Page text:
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'Afternoons' - Philip Larkin

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'Afternoons' - Philip Larkin He was a man who was fearful of death and disliked any travelling abroad. He was a reclusive man who kept the curtains drawn to keep the sun from fading his books. He dies in 1985; he was to have all his diaries shredded. In the poem he writes he often seems like an outsider observing people's lives, as in this poem where he is watching mothers and their children in a play area. The poem is set out in three stanzas. The first stanza the poet is explaining how the parent's youth is fading by the opening line. ...read more.


"In the hollows of the afternoons" This means that the mothers had some free time and that the afternoons are meaningless and empty. This sentence is a metaphor. In the second stanza there is more nostalgic than the other stanzas. The second stanza is telling us about the way the husband provides financial support. The women were the ones who did the chores at home, looked after the children and did the washing. It was the mans job to help the young mothers with money and with support of housing. " Behind them, at intervals, Stand husbands in skilled trades, An estateful of washing.." ...read more.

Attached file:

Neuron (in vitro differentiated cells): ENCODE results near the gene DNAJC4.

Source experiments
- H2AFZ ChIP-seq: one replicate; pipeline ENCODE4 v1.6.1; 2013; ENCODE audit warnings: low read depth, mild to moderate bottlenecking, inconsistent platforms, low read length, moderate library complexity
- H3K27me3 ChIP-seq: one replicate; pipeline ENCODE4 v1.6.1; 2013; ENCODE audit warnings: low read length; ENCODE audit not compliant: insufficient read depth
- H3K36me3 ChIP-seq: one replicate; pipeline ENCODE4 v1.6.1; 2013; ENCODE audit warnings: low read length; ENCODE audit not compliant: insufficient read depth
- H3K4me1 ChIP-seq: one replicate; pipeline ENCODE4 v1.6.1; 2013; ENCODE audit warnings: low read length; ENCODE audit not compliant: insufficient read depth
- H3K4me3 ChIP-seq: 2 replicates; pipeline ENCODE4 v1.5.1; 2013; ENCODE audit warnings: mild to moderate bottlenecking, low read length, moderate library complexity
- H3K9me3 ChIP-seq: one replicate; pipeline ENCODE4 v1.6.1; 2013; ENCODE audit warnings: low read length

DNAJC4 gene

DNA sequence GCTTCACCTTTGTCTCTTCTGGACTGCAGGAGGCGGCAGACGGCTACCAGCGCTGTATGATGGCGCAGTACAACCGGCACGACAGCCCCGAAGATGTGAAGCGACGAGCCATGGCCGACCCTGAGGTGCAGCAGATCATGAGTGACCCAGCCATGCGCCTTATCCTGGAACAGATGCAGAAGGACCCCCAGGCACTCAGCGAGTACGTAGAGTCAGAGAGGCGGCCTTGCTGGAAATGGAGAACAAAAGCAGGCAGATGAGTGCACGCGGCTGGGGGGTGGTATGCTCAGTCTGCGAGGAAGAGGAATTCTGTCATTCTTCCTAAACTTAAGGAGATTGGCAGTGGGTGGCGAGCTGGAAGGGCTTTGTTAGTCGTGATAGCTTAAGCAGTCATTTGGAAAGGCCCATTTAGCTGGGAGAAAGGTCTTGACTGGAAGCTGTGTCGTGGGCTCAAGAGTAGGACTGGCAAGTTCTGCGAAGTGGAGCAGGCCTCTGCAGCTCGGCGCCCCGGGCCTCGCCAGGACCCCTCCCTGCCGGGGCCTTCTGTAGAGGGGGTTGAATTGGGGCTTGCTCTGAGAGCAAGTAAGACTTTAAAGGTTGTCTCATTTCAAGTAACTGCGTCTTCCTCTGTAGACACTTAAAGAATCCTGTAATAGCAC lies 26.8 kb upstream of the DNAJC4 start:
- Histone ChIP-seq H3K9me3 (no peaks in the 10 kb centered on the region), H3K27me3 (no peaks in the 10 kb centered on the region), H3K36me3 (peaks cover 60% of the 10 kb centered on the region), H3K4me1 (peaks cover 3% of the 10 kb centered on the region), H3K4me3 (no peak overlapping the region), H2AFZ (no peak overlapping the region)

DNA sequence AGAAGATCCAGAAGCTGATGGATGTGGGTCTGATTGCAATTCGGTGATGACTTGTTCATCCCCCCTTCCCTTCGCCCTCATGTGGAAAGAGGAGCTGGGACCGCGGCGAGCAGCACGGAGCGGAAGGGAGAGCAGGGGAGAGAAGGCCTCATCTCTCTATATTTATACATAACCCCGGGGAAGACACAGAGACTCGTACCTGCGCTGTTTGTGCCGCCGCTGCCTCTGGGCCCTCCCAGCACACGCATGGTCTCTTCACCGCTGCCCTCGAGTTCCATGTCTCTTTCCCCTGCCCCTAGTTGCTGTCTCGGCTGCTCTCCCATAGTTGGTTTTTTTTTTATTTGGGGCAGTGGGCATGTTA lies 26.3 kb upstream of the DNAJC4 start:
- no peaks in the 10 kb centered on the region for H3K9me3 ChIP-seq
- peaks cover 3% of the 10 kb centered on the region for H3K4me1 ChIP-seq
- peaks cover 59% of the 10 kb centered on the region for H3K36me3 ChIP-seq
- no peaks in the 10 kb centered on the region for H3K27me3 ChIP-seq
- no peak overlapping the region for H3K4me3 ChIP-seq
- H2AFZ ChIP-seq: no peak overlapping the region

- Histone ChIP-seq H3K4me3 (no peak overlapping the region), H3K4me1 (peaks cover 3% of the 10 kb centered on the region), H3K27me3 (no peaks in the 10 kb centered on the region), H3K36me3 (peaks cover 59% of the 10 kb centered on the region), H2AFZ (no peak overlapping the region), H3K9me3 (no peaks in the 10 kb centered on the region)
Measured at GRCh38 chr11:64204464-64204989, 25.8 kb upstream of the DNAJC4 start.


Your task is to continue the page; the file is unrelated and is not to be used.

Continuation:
The wind before them was a sign of autumn and that it was beginning to come cold. In the last stanza Philip is trying to tell us that there are still courting places but they are not being used by the older generation, they are being used by the next generation. "That are still courting - places (But lovers are all in school), And their children, so intent on Finding more unripe acorns, Expect to be taken home." The older generation are being replaced by the next generation. It is like the circle of life, the older generation die and the new take on motherhood and living, then they have children and the whole process happens again. "Their beauty has thickened. Something is pushing them To the side of their own lives." Lucinda Wride ...read more.

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